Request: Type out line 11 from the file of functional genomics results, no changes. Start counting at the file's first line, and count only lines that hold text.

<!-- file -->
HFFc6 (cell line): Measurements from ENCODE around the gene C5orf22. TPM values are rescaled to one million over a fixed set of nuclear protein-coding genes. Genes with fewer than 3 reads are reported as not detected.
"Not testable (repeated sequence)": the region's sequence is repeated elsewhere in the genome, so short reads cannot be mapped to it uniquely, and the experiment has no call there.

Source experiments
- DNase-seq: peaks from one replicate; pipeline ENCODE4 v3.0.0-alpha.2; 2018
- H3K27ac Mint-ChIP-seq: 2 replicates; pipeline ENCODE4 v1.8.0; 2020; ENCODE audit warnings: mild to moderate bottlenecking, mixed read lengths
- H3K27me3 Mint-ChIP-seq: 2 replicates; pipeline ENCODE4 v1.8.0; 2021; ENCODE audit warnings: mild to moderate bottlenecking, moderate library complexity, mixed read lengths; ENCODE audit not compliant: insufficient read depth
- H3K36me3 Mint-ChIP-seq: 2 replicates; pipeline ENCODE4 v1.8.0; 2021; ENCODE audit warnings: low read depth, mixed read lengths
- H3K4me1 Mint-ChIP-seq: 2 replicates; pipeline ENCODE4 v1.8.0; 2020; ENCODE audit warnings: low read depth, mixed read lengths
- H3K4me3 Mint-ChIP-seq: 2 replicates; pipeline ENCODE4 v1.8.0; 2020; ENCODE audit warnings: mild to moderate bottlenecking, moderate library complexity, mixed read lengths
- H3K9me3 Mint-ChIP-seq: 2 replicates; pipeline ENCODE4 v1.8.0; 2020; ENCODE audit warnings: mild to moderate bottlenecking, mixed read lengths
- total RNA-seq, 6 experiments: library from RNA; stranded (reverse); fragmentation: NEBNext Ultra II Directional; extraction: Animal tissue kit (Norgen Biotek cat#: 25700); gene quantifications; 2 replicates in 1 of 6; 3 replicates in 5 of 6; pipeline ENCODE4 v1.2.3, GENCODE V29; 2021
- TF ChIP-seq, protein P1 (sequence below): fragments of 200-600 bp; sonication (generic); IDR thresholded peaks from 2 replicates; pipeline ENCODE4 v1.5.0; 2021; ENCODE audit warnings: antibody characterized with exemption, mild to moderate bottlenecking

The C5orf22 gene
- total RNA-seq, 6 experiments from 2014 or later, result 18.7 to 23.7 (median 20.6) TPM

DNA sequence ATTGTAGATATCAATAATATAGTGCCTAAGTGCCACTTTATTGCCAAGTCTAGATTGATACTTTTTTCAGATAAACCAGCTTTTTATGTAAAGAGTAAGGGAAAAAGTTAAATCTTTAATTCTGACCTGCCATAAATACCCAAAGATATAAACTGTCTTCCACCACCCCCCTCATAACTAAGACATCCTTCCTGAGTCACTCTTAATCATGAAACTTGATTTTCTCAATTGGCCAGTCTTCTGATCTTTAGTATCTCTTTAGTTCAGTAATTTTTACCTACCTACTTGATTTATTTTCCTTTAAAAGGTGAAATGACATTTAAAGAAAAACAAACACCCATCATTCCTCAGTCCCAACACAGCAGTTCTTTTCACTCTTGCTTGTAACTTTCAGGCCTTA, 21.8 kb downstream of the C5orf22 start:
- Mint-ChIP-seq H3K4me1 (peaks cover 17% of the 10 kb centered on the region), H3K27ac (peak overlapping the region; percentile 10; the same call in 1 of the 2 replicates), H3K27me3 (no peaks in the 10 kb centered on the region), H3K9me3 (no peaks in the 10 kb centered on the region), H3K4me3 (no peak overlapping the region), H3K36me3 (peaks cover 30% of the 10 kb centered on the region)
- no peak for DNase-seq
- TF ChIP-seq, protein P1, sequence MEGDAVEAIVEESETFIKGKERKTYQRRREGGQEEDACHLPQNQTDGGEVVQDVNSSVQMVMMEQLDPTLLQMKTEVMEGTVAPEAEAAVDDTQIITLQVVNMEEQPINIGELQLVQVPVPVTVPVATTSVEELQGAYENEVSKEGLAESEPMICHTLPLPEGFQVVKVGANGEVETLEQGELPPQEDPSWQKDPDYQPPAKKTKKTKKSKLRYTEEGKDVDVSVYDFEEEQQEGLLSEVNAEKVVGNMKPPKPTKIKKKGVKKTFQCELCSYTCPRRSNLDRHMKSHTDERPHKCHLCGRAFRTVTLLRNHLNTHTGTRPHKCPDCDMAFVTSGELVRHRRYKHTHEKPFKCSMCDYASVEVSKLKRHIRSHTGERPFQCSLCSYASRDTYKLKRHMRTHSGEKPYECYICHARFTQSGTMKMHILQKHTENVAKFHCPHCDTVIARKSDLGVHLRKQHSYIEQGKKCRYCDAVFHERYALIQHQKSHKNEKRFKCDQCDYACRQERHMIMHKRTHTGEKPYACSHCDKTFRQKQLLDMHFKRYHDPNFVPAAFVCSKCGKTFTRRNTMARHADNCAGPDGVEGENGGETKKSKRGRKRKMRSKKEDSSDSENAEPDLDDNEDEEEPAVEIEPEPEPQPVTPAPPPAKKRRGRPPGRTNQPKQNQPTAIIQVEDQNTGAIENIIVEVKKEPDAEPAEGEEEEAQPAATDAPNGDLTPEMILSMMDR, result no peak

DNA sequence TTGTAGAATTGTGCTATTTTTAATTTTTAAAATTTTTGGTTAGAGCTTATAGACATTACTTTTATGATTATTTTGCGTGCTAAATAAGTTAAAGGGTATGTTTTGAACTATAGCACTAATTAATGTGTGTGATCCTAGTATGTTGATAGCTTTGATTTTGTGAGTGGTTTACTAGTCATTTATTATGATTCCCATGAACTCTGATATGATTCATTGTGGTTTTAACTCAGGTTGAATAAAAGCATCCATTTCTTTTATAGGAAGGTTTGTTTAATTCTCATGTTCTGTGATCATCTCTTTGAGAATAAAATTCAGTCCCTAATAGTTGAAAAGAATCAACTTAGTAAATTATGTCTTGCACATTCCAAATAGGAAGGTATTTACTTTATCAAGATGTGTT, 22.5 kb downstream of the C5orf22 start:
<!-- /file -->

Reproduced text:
- total RNA-seq, 6 experiments: library from RNA; stranded (reverse); fragmentation: NEBNext Ultra II Directional; extraction: Animal tissue kit (Norgen Biotek cat#: 25700); gene quantifications; 2 replicates in 1 of 6; 3 replicates in 5 of 6; pipeline ENCODE4 v1.2.3, GENCODE V29; 2021